There have been long-standing concerns about banks which have bullied their small business customers, provoking the wrath of the All Party Group on Fair Business Banking (APPG) and its co-chair, Yorkshire Tory MP, Kevin Hollinrake.
Following seven years of campaigning by the APPG, SME Alliance and others who had been mistreated by their bank, the Business Bank Resolution Service (BBRS) was established earlier this year as a voluntary scheme by the UK’s seven largest banks, to resolve disputes between eligible SMEs (small and medium-sized enterprises) and participating banks. There was hope this development would provide SMEs with a speedy route to justice.
However, the APPG has written to the Chancellor Rishi Sunak to express its fears that the BBRS is falling short of its aims when it comes to the eligibility process.
The APPG signed off on the framework for the BBRS and the group believes it can potentially reach fair outcomes for businesses. However, the group has uncovered what it believes are significant failings, which could undermine its credibility.
The letter added: “This sign off was conditional on the BBRS achieving its stated aims..of securing satisfactory, proper redress for outstanding past cases and, generally, providing redress for SME businesses who are otherwise denied it, including those too large for the FOS (Financial Ombudsman Service) but not large enough to access legal redress.”
The APPG continues to have considerable concerns that the BBRS is falling significantly short of its stated aims and is pressing for improvements.
So where do the MPs believe the BBRS needs to raise its game? To be eligible to apply to the BBRS businesses must be below both maximum turnover and balance sheet limits, with lower limits in turn applying to historical cases.
These limits are currently too low and unfairly restrict access to the BBRS to a considerable proportion of potential claimants, particularly as businesses need to be significantly larger than this to take high court proceedings, according to the APPG.
Cases are also currently ineligible for the BBRS if they have been through a designated ‘excluded scheme’; subject to a previous settlement; or been the subject of legal litigation, the letter states.
Mr Hollinrake’s letter added: “Many unresolved cases are excluded as a result, as in none of these circumstances..has the case necessarily been independently, properly or fairly addressed, indeed in many instances the opposite. This is potentially a fatal flaw and seriously undermines confidence in the BBRS, while failing to draw a line under past events.”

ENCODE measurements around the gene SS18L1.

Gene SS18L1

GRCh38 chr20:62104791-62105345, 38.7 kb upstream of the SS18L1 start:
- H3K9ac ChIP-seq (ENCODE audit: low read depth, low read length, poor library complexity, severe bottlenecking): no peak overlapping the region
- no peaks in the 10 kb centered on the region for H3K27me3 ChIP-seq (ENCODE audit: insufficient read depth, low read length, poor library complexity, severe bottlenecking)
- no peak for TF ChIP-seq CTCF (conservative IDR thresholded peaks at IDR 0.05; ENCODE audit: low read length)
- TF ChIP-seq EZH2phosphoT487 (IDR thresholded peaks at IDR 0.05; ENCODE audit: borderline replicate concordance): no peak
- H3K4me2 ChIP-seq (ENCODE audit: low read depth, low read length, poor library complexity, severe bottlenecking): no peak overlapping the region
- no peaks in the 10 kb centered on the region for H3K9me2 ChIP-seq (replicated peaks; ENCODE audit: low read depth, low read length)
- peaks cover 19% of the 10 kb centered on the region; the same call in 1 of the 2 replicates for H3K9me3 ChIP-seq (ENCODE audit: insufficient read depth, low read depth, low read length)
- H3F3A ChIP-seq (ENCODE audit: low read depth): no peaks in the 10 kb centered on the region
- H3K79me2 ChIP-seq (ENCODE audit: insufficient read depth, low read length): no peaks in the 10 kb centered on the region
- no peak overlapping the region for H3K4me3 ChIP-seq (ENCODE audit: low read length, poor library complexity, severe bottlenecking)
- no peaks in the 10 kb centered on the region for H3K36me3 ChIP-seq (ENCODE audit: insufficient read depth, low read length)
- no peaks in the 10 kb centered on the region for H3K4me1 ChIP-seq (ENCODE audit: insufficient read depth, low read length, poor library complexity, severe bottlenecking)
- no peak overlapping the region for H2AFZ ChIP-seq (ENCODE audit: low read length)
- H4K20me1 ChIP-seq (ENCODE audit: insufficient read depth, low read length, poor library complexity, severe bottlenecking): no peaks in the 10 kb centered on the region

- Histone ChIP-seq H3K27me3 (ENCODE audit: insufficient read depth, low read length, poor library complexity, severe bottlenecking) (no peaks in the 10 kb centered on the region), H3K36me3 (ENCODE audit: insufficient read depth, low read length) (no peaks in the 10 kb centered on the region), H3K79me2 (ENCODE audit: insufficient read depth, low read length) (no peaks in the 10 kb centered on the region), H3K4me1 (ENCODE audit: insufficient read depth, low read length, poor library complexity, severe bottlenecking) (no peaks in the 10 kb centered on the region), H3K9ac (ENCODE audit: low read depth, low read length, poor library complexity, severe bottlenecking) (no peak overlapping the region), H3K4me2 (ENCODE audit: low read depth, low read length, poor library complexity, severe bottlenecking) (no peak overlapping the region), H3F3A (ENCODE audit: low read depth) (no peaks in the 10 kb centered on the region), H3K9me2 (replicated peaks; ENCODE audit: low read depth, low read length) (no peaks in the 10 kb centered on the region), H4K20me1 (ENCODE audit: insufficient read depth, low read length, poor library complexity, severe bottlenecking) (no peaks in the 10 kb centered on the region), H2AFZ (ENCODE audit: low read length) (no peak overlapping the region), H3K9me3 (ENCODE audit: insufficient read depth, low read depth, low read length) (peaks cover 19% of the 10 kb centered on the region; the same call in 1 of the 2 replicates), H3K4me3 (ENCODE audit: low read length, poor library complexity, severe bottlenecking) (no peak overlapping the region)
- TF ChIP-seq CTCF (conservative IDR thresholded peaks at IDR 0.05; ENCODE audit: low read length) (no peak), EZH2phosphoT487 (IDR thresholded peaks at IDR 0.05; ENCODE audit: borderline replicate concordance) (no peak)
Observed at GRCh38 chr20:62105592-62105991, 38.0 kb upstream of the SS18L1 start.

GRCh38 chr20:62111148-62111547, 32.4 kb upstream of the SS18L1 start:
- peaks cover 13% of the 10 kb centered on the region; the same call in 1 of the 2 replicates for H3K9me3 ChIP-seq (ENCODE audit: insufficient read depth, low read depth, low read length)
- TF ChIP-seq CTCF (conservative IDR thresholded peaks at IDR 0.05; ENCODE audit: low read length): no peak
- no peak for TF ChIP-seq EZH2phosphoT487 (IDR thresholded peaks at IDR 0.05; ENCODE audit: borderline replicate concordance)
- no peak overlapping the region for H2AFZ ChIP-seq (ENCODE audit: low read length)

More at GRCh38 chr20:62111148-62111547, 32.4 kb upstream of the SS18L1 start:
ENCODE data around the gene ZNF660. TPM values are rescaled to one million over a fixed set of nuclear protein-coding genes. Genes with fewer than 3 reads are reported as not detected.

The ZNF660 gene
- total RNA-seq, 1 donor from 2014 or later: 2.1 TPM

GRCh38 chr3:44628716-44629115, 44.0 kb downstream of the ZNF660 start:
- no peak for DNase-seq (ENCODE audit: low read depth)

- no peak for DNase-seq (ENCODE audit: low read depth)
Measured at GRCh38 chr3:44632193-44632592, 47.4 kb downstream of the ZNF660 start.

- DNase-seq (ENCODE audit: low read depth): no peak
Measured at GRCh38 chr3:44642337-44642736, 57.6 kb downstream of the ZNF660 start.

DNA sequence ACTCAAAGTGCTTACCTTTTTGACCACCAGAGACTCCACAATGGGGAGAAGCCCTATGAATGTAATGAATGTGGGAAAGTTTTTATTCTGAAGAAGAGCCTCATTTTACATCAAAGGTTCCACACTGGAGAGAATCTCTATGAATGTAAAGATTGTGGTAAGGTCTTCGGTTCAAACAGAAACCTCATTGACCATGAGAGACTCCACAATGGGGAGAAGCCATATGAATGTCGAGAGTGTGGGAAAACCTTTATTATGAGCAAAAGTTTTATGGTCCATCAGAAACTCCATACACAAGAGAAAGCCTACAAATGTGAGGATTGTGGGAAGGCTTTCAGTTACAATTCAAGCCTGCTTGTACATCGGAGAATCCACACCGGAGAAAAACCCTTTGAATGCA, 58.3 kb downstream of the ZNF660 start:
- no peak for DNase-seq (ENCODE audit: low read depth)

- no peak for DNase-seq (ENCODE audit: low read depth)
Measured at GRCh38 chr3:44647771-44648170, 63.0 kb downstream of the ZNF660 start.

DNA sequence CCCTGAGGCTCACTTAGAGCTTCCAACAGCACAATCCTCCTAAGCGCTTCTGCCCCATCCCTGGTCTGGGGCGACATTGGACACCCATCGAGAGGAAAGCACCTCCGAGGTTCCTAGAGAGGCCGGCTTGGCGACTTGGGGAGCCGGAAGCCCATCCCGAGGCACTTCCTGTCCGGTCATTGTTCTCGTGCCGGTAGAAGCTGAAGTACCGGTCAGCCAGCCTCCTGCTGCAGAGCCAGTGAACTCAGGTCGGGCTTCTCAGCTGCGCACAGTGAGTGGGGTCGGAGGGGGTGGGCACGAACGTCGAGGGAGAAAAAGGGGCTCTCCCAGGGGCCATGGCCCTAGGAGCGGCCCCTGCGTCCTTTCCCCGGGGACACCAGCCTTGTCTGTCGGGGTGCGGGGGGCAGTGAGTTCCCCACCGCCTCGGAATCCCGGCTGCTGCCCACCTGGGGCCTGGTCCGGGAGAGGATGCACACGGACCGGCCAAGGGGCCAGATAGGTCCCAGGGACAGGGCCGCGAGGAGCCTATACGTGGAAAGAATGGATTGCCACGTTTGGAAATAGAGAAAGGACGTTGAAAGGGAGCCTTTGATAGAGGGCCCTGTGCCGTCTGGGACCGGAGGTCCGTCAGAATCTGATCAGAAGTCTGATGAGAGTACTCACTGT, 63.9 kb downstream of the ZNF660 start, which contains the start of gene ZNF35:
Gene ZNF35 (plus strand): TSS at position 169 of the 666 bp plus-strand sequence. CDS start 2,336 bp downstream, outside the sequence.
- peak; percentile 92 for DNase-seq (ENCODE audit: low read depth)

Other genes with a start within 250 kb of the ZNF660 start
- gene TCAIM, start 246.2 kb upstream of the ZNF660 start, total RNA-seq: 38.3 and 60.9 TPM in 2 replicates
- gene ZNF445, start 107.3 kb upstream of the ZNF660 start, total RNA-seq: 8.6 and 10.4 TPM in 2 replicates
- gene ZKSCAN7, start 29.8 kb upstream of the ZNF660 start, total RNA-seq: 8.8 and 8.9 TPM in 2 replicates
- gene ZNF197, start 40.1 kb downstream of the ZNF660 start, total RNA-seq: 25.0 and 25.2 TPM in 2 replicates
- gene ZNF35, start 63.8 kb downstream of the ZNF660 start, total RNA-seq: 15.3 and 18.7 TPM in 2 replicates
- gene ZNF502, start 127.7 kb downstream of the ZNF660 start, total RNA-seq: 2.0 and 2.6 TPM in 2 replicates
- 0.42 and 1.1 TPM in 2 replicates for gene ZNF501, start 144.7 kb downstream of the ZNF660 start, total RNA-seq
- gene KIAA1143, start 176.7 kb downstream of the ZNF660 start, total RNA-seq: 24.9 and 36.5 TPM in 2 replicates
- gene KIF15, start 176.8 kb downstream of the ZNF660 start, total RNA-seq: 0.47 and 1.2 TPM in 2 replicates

Concessionary cases need to include those where there has been a prior settlement but it can be demonstrated this was prejudicially arrived at, such as by legal or financial duress or by the actions by the bank, the APPG claims.
The APPG wants Mr Sunak to ask the chief executives of UK Finance , the trade body for the financial services sector, and the BBRS member banks to adopt a constructive approach to implement significant changes to the financial limits and a revision of the eligibility restrictions to help more victims gain justice.
UK Finance said the launch of BBRS had followed “considerable positive engagement” by all groups involved in its development, including business groups and SME representatives.
A spokesman said: “It provides access to a dispute resolution services for historical cases where businesses have not previously had an opportunity for their complaint to be externally reviewed. ..Some 99 per cent of small businesses can now use this new resolution service or the Financial Ombudsman Service.”
A Treasury spokesperson said: “It’s right that the BBRS focuses on providing a resolution for SMEs who don’t have anywhere independent to take their claim. We’ve set out high level guidance for what the BBRS should achieve but specific decisions about eligibility are not for the Government to comment on.”
Lewis Shand Smith, Chair of the BBRS stated: “The BBRS’ rules have been formally established. They were unanimously approved by the Implementation Steering Group (ISG) comprising seven bank representatives, seven representatives of SMEs and an independent Chair, in February 2021. At this meeting the ISG also confirm it would disband.
“The BBRS itself did not approve the rules within which it delivers its service, nor can it change them. Our mission and focus is to help SMEs with unresolved banking complaints to find a resolution. We encourage SMEs in Yorkshire to come to the BBRS, so that we can determine whether we are able to help them.”
The BBRS offers an opportunity for the banks to redeem themselves. That’s why the concerns raised by the APPG must be taken seriously and cases which have previously been through a flawed settlement process should be re-examined.
If the banks have behaved honourably, they will surely have nothing to fear from a rigorous re-examination of their actions.
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